But what also brought me to it is that it frightened me, and I think sometimes you do things that make you very frightened. It had everything: people I admire and it had a lot of food. To me life is about, I suppose, life is about people, love, passion and food. So this was the show that was going to have it all. So, perfect.
It sounds perfect! We've seen a couple of commercials and can't wait to watch it, but what we couldn't tell was what the contestants win. Is there money involved?
There is a LOT of money involved. $100,000 is involved. Plus, there is a car, and of course there is the "Taste" trophy, and that's obviously the most important prize. It's also – I think it's just about making everyone realize that food is about the taste. And I think people need to be reminded because I think food has been dominated by the professional realm. And actually, I love going to restaurants. Who doesn't? But when I think of delicious food that makes me feel happy, I think of home food, and I think that viewers will feel very pleased to see that they are represented, that we – the home cookers – are represented. But also, you know they all think that we're being complete idiots when we don't know what the food is that we're eating, but all the people who think, "Who are these people who do this for a living and they still don't know whether it's lamb or beef?" I think, "Tomorrow you try. I'm going to cook you a dish that you don't know what it is, put it in a spoon and make you shut your eyes and eat it. And then you won't know either." So it's quite interesting. I think it's going to be quite a good kitchen game at home.
There's a mixture of home cooks and professional chefs who compete on the show. Were you surprised by any of the home cooks blowing the professional chefs away?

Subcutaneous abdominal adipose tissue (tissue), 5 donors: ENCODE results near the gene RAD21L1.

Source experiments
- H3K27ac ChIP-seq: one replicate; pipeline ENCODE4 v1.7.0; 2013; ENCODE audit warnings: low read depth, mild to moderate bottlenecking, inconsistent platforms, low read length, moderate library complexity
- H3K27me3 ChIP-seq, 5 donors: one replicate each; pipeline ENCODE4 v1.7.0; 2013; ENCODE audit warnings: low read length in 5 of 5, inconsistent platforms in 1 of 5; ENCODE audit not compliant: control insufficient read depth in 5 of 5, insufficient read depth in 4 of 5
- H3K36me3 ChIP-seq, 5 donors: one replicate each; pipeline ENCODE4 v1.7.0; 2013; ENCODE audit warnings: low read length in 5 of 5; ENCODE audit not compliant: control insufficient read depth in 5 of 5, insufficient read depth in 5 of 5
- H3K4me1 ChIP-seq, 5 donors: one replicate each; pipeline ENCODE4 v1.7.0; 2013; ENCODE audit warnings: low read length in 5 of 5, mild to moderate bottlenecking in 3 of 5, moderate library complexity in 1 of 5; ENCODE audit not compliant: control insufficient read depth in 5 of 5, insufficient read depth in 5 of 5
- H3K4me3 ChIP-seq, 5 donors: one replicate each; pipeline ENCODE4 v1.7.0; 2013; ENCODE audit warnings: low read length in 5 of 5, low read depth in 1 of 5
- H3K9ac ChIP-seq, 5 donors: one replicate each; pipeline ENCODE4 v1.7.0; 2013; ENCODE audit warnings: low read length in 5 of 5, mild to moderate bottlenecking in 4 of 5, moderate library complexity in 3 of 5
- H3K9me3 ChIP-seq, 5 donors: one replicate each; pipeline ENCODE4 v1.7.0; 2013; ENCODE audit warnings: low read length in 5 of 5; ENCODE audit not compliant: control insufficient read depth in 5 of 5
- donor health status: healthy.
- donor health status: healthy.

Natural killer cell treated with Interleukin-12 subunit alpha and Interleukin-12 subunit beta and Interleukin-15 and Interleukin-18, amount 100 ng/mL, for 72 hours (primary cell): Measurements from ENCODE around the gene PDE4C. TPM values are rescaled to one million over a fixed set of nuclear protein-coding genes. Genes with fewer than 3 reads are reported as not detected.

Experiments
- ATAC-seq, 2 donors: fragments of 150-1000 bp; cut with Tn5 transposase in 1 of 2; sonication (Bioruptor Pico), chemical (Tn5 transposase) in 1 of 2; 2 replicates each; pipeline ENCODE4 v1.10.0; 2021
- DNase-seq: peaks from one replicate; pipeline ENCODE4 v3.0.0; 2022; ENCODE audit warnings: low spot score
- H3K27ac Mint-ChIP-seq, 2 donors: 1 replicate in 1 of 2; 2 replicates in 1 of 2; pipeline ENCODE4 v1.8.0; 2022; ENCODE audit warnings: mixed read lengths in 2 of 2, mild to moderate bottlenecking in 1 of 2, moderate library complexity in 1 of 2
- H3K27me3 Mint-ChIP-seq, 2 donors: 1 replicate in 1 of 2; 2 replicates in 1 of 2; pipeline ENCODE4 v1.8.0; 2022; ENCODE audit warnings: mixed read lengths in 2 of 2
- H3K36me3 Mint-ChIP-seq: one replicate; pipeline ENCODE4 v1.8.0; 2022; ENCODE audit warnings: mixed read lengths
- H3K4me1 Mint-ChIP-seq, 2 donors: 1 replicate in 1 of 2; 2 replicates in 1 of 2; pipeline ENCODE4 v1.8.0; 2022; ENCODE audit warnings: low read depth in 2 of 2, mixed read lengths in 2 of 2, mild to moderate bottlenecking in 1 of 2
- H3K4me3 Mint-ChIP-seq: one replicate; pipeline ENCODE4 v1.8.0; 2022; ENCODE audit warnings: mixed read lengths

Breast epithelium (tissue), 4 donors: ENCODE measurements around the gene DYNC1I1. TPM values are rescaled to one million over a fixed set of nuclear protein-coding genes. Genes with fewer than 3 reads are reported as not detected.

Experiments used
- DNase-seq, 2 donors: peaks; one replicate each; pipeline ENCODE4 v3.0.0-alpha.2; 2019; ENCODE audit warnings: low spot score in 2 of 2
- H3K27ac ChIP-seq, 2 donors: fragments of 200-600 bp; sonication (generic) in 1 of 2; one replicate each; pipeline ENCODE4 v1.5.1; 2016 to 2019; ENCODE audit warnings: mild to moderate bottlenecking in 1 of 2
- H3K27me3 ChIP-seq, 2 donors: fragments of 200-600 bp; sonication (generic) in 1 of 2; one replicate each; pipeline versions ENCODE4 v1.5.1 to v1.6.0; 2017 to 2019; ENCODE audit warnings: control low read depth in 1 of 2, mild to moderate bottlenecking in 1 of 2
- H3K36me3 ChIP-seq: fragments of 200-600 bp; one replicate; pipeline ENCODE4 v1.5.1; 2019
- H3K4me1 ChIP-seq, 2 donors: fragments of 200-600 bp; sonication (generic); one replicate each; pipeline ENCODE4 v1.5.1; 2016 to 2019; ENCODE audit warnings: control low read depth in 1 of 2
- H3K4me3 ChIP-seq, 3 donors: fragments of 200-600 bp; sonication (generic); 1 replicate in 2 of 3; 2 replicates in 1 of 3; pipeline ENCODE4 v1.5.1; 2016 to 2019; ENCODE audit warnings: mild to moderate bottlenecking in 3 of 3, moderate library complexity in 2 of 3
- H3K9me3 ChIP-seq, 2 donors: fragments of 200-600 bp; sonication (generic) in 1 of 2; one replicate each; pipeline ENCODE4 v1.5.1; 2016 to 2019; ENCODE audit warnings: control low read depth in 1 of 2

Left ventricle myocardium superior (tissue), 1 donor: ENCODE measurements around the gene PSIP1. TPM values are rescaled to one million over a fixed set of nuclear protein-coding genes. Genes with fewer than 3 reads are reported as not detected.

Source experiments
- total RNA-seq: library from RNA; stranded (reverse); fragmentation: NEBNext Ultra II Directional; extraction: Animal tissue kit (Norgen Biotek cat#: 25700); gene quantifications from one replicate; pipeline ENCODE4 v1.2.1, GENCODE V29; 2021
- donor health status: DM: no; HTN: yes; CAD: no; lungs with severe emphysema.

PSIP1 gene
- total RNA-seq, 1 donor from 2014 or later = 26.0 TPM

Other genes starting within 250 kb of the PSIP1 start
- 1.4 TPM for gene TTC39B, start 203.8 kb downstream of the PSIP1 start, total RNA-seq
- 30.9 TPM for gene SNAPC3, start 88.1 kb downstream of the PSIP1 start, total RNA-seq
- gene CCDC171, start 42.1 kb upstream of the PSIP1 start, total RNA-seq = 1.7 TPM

Well, I wasn’t because I'm a home cook. I was like, see, boys, I told you! I was a bit like that. And they were going, "Oh no [grumble]." So I wasn’t surprised, but I was slightly alarmed at the lack of confidence of the home cooks. The way they'd say, "Oh no, I'm just a home cook." And I'd say, stop with the "just," you know? You cook with real food. So I think it's time home cooks gathered confidence and belief in ourselves. You know what, food is food. A story is either a good story or it's no story. Food tastes good or it doesn't matter what it looks like. So, really, what it taught us as judges is to stop making these separations. Because in the end you're either a professional chef or a home cook and either your food tastes good or it doesn't. That's it. Bottom line. And in a sense we all lust after food that tastes good; otherwise, otherwise why bother? You may as well eat something out of a can if you don't want it to taste good.
Absolutely! Going back to the cruelty between the judges, what was it like working with Tony Bourdain and the other judges, Chef Ludo Lefebvre and "Top Chef" alum Brian Malarkey? What was the dynamic between you all?